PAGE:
I don’t know when a decision will be made about the Veterans Hospital near Boston. That has been under consideration by the Hospital Board and General Hines for some time. I think they have indicated once or twice locations that would be satisfactory to them, but on account of its taking considerable taxable real estate out of towns and cities where that has been proposed, there has been some opposition on the part of the local governments. I understood that conferences were being held in order to see if adjustments could be made. Now, when a decision will finally be reached, I don’t know. I know General Hines is anxious to make the decision and start in on the erection of the hospital, reflecting my attitude in that respect, as soon as possible.
I have seen some reports in the press about the alien veterans of the American Army that remained in Europe to visit their old homes and now find that on account of the quota laws they are not immediately eligible for re-entry into this country. It would be my offhand impression that the Congress ought to deal very leniently with proposals of that kind and wherever possible make provision either by putting them entirely outside the quota, or if possible make them preferred under the quota, so that those who have served our country in the war might be eligible for re-entry as soon as possible.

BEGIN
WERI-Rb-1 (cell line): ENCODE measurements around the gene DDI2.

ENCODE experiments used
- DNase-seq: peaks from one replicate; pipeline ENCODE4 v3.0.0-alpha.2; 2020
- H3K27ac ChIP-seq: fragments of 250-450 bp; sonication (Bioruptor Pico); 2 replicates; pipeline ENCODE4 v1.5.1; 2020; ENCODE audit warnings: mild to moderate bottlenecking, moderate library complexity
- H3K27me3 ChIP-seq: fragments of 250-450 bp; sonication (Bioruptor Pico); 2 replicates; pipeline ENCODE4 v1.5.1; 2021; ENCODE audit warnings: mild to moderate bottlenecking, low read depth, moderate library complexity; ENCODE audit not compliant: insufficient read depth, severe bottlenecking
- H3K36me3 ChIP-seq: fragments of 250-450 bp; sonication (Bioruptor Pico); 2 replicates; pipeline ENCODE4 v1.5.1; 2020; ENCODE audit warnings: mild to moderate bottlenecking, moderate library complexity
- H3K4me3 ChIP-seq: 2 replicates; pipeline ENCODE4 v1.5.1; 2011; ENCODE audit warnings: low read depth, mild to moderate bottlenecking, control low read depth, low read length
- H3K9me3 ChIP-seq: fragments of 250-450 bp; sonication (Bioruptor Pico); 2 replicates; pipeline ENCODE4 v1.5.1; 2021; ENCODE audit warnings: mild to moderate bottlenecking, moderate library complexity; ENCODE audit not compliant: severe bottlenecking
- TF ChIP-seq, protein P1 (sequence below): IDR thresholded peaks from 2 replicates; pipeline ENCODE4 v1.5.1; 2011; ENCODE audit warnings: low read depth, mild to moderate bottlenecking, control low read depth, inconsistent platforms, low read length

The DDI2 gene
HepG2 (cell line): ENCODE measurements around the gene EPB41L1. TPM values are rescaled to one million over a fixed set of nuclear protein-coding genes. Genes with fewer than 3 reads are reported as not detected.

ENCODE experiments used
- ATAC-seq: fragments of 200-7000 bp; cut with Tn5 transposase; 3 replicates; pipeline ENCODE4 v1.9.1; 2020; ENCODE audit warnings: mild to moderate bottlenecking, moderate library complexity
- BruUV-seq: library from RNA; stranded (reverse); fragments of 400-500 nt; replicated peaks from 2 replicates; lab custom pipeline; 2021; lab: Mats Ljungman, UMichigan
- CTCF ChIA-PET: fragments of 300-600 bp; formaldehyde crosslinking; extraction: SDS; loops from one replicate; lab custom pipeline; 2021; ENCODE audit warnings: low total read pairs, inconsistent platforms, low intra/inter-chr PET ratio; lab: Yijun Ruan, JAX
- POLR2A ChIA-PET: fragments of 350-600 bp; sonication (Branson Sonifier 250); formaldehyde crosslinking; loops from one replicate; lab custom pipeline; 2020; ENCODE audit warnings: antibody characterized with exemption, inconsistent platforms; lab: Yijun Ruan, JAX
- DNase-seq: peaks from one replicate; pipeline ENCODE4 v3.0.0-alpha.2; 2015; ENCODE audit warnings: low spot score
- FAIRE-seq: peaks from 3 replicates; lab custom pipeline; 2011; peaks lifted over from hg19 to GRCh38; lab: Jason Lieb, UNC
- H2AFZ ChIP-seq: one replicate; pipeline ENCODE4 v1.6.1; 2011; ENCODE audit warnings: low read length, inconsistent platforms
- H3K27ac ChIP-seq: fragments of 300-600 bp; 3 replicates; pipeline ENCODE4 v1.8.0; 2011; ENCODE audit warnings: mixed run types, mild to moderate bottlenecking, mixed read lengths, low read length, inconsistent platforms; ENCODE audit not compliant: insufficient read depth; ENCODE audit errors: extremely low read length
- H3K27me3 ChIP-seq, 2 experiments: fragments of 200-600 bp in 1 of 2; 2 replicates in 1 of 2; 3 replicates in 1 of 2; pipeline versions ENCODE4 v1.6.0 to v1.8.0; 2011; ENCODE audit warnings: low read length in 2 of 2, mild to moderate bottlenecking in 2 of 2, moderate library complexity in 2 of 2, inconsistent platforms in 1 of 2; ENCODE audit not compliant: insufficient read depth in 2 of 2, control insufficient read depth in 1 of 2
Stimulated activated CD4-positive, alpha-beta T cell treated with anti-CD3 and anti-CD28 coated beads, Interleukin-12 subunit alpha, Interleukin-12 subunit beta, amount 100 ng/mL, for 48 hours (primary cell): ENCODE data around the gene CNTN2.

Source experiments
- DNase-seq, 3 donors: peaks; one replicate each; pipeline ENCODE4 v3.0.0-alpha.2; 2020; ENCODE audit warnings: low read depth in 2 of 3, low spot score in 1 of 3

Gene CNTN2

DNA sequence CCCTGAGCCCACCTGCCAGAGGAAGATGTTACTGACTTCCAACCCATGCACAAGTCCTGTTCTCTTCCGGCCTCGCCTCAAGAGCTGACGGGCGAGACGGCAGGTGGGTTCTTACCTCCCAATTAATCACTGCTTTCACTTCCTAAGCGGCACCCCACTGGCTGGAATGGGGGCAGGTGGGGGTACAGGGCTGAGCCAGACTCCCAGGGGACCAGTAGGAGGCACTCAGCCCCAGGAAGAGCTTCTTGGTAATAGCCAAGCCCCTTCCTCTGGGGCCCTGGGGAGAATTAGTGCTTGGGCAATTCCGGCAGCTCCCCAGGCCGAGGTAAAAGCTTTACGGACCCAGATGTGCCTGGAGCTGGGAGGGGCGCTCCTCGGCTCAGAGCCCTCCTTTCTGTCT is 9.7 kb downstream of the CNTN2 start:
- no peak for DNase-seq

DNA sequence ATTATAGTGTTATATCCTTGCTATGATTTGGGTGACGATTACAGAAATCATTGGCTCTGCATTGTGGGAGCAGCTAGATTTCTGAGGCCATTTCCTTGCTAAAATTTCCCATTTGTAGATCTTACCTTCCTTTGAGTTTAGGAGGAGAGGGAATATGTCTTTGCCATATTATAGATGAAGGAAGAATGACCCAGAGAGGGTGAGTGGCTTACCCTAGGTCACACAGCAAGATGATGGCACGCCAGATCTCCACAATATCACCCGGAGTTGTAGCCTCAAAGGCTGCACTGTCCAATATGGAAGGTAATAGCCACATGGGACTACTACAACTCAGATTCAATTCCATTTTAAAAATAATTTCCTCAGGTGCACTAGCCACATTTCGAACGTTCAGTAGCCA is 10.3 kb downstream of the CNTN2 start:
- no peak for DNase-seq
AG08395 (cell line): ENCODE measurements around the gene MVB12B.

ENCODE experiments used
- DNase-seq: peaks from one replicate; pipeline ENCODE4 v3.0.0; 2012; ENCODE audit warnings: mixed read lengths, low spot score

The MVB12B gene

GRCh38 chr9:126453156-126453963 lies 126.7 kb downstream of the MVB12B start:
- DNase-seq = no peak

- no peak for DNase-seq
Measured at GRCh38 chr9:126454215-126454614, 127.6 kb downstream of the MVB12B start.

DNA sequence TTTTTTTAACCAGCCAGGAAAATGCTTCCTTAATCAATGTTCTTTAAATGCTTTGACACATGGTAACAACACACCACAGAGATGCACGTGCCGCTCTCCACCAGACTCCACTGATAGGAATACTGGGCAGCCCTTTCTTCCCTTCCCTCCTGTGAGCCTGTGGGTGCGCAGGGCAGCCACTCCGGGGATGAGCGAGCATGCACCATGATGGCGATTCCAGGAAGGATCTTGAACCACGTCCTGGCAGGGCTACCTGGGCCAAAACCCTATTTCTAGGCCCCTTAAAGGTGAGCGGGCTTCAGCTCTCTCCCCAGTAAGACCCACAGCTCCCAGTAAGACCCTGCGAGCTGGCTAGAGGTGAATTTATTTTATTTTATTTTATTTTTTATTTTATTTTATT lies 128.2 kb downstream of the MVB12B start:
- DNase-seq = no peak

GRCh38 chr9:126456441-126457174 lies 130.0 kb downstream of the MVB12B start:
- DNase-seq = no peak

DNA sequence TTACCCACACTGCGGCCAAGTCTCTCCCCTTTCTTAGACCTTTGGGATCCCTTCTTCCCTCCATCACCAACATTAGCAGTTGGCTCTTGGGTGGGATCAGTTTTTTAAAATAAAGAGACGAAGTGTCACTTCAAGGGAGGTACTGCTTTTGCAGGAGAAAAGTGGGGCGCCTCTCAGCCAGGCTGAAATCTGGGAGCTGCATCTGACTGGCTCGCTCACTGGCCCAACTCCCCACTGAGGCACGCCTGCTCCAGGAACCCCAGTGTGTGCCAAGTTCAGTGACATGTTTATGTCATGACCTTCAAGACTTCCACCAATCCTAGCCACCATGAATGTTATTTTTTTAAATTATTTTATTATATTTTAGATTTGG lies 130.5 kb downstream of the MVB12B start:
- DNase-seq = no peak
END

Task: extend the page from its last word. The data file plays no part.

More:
I haven’t any accurate information as to whether the estimate given by Chairman Green of the House Ways and Means Committee of the amount which he says the tax bill as reported to the Senate by the Senate Committee would reduce the revenue is accurate or not. If I had no other evidence, I should place a great deal of reliance on any statement of that kind that was made by Chairman Green; and I haven’t had any information from the Treasury Department as to whether his estimate differs from theirs. It may be that the estimates that have been made to me represent the immediate decrease in revenue and that his estimate is the ultimate decrease, one referring to the present fiscal year or the next fiscal year and his referring to a fiscal year some time in advance, two or three years in advance, when the entire bill would become fully and completely effective. That may be the reason for the apparent discrepancy. I have no advice from the Treasury about any further opinion as to the expediency of the repeal of the estate taxes, as proposed in the present Senate bill.